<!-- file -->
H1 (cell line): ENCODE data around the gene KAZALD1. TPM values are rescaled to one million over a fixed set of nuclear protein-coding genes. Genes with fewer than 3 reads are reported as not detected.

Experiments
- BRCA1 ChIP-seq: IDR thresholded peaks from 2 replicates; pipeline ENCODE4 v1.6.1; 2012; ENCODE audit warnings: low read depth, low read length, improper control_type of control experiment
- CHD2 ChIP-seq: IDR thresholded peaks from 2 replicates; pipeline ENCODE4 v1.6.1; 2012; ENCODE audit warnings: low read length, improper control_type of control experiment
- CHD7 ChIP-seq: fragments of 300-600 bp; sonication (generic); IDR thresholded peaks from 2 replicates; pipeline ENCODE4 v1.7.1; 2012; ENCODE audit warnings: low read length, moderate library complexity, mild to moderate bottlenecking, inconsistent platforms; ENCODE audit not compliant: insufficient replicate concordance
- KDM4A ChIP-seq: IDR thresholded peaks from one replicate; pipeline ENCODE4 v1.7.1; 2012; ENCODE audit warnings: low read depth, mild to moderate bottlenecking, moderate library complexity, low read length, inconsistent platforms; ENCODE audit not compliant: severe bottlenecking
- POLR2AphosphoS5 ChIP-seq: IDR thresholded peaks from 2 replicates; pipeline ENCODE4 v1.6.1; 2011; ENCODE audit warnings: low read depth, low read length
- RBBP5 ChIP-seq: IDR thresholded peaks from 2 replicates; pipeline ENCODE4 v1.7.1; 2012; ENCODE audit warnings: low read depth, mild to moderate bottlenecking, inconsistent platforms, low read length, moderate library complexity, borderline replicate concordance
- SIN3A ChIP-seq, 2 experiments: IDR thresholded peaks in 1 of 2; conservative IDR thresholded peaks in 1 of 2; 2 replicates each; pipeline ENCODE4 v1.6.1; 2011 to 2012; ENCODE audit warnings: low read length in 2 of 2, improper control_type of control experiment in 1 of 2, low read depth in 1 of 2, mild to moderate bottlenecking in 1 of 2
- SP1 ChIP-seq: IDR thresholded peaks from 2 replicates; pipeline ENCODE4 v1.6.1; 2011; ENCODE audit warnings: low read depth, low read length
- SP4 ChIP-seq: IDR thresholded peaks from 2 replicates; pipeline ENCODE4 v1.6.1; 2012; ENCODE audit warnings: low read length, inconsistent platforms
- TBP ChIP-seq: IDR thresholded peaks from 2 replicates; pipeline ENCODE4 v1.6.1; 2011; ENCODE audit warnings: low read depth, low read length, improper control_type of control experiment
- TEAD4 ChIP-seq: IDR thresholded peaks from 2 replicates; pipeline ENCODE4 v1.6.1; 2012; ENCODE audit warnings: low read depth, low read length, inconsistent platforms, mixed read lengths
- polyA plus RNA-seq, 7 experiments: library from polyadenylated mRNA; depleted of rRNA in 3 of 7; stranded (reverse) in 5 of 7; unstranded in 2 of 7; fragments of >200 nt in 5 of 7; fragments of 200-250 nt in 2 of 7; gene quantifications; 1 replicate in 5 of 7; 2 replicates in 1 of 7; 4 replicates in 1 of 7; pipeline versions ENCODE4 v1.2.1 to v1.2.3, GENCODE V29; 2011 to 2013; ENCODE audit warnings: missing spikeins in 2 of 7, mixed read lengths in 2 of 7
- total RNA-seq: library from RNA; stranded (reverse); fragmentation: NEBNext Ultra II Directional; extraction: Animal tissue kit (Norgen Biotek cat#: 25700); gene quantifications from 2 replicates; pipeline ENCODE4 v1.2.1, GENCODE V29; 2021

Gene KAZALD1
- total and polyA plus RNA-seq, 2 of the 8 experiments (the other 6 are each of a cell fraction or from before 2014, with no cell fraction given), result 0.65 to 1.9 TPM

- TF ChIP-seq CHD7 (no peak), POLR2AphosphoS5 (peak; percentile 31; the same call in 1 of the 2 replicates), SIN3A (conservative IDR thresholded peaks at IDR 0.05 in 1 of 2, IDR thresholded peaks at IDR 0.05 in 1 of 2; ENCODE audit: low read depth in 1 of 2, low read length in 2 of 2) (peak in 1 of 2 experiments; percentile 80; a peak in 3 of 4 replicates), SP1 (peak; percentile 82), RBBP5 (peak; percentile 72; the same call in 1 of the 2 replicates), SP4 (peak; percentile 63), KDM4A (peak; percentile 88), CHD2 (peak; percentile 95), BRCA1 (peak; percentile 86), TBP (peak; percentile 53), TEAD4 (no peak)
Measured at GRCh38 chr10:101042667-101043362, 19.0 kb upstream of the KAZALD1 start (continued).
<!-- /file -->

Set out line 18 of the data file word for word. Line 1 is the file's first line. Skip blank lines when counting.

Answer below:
- TF ChIP-seq CHD7 (no peak), POLR2AphosphoS5 (peak; percentile 31; the same call in 1 of the 2 replicates), SIN3A (conservative IDR thresholded peaks at IDR 0.05 in 1 of 2, IDR thresholded peaks at IDR 0.05 in 1 of 2; ENCODE audit: low read depth in 1 of 2, low read length in 2 of 2) (peak in 1 of 2 experiments; percentile 80; a peak in 3 of 4 replicates), SP1 (peak; percentile 82), RBBP5 (peak; percentile 72; the same call in 1 of the 2 replicates), SP4 (peak; percentile 63), KDM4A (peak; percentile 88), CHD2 (peak; percentile 95), BRCA1 (peak; percentile 86), TBP (peak; percentile 53), TEAD4 (no peak)